I’m pretty sure that Garbage Pail Kids were made to parody these dolls, although they really didn’t need much help to make them look disturbing. Each doll came with a birth certificate with the name of your doll. I think mine was named Cissy. I recently visited the American Girl store, and those are some beautiful dolls. Cabbage Patch Dolls? Not so much. But I still loved mine, which I guess you could say taught a valuable lesson in loving something no matter what it looks like.

All of the children’s apps I buy for my son have some sort of mathematical, verbal or cultural lesson incorporated into the game (or at least I tell myself that to justify the purchase). As far as I can remember, all of the Atari games involved hitting balls, eating dots, or digging holes. I didn’t learn a single thing from any of them, and they were all amazing. Joust, Centipede, Ms. Pac-Man, Dig-Dug, Asteroids, I loved them all.

I wasn’t the most artistically inclined child, so I mainly used those little plastic choking hazards to spell my name over and over again in bright lights. Apparently, they now make a Lite-Brite app for your iPhone. Lazy!

Speak & Spell
I think the voice from Speak & Spell was Siri’s grandfather, because they really sound alike. Seriously, is anyone else surprised that with all of the advances we have made in technology, we have made no improvements when it comes to creepy computerized voices?

What old school toys are you most nostalgic for?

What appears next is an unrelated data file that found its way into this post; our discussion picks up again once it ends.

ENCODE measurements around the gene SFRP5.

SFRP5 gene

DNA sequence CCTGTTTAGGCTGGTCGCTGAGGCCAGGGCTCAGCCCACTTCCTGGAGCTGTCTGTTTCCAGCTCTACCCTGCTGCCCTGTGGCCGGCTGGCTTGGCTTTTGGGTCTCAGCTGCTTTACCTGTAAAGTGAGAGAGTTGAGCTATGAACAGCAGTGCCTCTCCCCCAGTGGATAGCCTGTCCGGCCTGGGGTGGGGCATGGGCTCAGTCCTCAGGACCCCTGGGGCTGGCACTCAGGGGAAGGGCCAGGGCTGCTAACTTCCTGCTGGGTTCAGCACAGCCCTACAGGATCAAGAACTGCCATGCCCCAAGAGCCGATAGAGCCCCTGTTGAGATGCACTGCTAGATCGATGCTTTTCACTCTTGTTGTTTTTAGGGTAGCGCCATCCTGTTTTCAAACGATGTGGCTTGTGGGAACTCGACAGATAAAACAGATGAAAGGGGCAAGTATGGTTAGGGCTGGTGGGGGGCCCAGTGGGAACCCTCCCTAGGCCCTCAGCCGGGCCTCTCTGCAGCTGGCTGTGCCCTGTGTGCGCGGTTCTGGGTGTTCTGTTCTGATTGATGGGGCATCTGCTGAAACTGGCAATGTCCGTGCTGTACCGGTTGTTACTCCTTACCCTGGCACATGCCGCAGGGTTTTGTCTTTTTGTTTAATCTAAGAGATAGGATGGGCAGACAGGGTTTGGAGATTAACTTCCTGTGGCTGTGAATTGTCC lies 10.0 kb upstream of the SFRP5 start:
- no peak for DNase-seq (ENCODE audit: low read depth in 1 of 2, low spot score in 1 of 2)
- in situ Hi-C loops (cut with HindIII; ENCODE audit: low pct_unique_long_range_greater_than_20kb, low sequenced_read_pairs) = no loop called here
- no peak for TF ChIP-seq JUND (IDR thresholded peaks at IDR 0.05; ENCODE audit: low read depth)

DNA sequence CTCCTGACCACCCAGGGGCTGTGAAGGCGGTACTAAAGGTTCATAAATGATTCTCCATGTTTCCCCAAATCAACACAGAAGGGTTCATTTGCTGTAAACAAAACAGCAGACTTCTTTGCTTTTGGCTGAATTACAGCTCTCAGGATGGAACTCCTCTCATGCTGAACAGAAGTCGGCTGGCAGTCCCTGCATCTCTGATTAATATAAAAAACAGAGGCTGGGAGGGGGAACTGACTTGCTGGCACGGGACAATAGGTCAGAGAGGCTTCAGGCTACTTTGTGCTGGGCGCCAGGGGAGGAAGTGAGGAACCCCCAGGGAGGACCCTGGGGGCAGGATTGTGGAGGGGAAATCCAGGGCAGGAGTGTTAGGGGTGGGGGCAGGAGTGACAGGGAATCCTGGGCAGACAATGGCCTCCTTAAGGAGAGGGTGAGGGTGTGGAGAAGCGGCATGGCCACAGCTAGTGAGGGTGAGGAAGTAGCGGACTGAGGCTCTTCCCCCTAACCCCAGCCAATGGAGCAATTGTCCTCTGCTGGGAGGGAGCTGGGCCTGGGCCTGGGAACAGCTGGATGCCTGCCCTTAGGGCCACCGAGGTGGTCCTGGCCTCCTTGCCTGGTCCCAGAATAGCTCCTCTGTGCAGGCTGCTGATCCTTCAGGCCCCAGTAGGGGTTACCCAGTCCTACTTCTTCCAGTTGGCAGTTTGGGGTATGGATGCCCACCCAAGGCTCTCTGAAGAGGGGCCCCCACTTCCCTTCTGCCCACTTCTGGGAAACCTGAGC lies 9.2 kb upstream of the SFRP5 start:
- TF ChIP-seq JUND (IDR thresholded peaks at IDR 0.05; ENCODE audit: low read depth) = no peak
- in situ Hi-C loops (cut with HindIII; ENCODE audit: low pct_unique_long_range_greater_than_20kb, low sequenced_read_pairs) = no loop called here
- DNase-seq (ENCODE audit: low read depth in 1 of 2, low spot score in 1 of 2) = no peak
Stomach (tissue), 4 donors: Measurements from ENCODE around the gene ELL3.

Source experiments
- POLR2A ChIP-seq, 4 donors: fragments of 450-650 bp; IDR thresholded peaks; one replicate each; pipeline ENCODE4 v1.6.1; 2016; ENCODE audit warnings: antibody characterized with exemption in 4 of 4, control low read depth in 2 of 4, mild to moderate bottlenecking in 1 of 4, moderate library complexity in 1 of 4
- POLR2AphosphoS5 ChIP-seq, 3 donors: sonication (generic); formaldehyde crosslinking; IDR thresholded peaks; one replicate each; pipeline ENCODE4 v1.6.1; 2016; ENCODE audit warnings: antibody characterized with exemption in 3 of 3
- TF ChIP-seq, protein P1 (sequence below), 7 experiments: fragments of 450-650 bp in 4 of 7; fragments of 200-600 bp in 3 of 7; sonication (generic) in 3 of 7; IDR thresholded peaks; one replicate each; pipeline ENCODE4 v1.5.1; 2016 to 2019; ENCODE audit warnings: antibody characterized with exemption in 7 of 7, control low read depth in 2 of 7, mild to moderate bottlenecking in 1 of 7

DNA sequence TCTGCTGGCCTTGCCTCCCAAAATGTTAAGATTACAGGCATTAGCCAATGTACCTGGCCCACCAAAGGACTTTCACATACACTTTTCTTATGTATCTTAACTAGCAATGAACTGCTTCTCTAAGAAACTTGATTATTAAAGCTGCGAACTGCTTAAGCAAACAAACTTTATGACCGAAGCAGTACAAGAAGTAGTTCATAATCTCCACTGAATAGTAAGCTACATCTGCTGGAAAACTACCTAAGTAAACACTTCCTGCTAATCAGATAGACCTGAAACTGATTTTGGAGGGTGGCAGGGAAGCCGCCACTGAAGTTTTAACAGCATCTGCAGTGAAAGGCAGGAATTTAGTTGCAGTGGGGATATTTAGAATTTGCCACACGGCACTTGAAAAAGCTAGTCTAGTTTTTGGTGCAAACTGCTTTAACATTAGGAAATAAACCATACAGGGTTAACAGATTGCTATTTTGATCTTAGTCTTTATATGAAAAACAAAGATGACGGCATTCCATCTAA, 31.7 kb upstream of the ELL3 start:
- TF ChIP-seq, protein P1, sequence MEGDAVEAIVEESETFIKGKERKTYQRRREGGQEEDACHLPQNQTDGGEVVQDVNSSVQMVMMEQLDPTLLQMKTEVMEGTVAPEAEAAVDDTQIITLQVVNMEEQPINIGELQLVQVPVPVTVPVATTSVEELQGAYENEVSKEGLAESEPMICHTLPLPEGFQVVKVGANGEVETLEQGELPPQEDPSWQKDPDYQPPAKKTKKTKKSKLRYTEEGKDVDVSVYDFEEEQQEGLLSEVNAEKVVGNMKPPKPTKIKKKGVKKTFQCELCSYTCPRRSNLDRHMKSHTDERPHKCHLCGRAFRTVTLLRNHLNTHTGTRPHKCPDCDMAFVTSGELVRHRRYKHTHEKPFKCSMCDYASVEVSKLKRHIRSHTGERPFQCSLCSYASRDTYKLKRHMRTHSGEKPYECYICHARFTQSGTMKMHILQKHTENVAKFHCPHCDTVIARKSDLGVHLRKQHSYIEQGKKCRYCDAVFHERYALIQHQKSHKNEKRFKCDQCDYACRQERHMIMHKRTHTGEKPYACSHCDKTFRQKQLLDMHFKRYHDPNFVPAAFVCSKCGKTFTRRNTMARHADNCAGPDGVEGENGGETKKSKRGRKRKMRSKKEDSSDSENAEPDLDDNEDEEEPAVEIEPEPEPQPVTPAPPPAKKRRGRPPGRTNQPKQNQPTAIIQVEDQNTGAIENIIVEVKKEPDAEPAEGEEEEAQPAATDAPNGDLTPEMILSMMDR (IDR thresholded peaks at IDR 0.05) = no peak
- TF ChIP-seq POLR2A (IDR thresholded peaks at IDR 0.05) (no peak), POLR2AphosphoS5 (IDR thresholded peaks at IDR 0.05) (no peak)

Sunday, September 9, 2012

Murphy’s Mother’s Law

If you obsess over finding the perfect little suit for your infant’s first wedding invitation, he will end up pooping all over himself before the valet has even reached for your car key.

Even the most stable marriages will be tested by at least one leaky diaper incident that will almost lead to divorce.

Whether you are preparing a turkey sandwich or beef bourguignon, your child has an innate sense of when you are about to sit down to eat and will choose that very moment to wake from a nap.

The night that you tell your child that he has to go to bed the second his television show is over will be the same night that Nick Jr. decides to air an hour-long Fresh Beat Band movie.

No matter how annoying you find the Fresh Beat Band, you will find yourself alone one day and without thinking start humming “Go Bananas”.

If you spend time lovingly preparing a meal of breaded chicken cutlets or homemade mac and cheese your child will push his plate aside, insisting he wants “the real one, not the fake one”.

Those who assume that potty training will be much easier for them than it was for any of their friends will three months later find themselves still strategically placing towels on chairs and rugs around the house, praying that they only have to do two loads of laundry that day.

 The later your child falls asleep, the earlier he will wake up.

If you prevent your child from napping before a flight, he will still stay awake for the entire flight.

When you ask your husband to watch the screaming kids for five minutes while you step out to drop something off at UPS and instead sneak off like a fugitive to get frozen yogurt and retreat to the back corner of the store savoring each spoonful as slowly as you can and return home and concoct some lie about having trouble finding the right box at the UPS store, your neighbor will see you and mention bumping into you at the frozen yogurt shop in front of your husband the following week.

Pee, poop, vomit, and runny noses will suddenly not seem so gross to you, but watching the myriad of foods your child insists on dousing with ketchup on will make you gag.

No matter how adventurous a child starts out being with food, by 2 ½ they will end up requesting four meals: chicken fingers, mac and cheese, peanut butter and jelly and a bagel with cream cheese. And oddly in my son’s case, miso soup.